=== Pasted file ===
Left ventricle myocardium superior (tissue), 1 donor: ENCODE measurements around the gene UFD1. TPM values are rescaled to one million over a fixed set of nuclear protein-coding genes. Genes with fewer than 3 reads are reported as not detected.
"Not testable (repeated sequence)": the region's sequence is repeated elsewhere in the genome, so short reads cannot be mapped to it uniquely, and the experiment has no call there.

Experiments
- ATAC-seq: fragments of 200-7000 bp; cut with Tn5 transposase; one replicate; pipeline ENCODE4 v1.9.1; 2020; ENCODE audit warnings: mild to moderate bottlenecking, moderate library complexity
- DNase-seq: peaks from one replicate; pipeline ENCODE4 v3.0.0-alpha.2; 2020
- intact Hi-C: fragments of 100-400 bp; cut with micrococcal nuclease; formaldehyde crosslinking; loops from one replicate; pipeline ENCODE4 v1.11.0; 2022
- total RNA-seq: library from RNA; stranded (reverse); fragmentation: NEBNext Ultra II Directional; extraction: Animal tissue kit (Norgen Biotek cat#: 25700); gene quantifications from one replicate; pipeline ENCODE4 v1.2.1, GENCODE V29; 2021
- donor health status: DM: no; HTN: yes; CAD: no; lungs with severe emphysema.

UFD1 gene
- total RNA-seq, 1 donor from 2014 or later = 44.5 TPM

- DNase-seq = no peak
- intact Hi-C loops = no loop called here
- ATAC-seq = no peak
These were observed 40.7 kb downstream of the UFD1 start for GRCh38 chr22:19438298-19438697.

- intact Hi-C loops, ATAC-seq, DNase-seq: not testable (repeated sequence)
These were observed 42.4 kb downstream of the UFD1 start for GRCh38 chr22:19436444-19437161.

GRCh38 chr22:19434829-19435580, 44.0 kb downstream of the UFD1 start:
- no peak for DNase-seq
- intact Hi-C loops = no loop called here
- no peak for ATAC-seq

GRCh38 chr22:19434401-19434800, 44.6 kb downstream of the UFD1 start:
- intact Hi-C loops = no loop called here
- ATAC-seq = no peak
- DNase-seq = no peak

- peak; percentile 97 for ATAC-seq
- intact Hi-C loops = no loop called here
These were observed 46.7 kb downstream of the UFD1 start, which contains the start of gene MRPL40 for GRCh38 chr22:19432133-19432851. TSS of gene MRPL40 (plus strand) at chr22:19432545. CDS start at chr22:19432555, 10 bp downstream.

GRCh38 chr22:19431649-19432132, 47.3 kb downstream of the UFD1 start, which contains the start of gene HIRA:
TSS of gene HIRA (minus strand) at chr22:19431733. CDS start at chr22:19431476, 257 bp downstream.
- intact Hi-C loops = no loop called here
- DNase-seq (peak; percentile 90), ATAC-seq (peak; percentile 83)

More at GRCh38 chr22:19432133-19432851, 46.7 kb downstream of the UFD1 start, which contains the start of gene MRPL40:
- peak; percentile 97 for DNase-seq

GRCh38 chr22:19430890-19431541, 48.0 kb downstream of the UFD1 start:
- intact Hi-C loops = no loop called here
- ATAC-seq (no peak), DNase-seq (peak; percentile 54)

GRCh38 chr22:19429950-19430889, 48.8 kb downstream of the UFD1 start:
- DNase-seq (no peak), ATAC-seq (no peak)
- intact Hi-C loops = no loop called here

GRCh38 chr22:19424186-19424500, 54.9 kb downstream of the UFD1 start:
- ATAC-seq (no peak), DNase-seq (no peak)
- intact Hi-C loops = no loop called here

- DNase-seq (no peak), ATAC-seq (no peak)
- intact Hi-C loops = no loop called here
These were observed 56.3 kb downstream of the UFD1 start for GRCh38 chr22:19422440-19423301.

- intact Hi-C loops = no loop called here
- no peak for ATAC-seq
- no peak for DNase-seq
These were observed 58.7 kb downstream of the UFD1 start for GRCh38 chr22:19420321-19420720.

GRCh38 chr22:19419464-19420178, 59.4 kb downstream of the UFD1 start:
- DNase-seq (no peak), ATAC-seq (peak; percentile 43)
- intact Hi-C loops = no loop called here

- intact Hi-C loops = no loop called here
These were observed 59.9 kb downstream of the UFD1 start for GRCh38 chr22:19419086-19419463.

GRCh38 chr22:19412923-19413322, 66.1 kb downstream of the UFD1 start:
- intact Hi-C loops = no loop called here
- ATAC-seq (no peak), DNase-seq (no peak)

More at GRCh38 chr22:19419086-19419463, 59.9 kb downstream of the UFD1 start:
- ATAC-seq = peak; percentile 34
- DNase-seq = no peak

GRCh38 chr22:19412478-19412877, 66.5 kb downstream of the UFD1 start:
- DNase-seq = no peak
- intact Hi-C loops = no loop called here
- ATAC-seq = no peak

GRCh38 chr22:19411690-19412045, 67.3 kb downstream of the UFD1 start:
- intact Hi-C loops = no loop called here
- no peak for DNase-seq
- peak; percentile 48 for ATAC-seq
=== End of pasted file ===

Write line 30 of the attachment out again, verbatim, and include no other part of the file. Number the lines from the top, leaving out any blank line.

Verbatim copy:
- intact Hi-C loops = no loop called here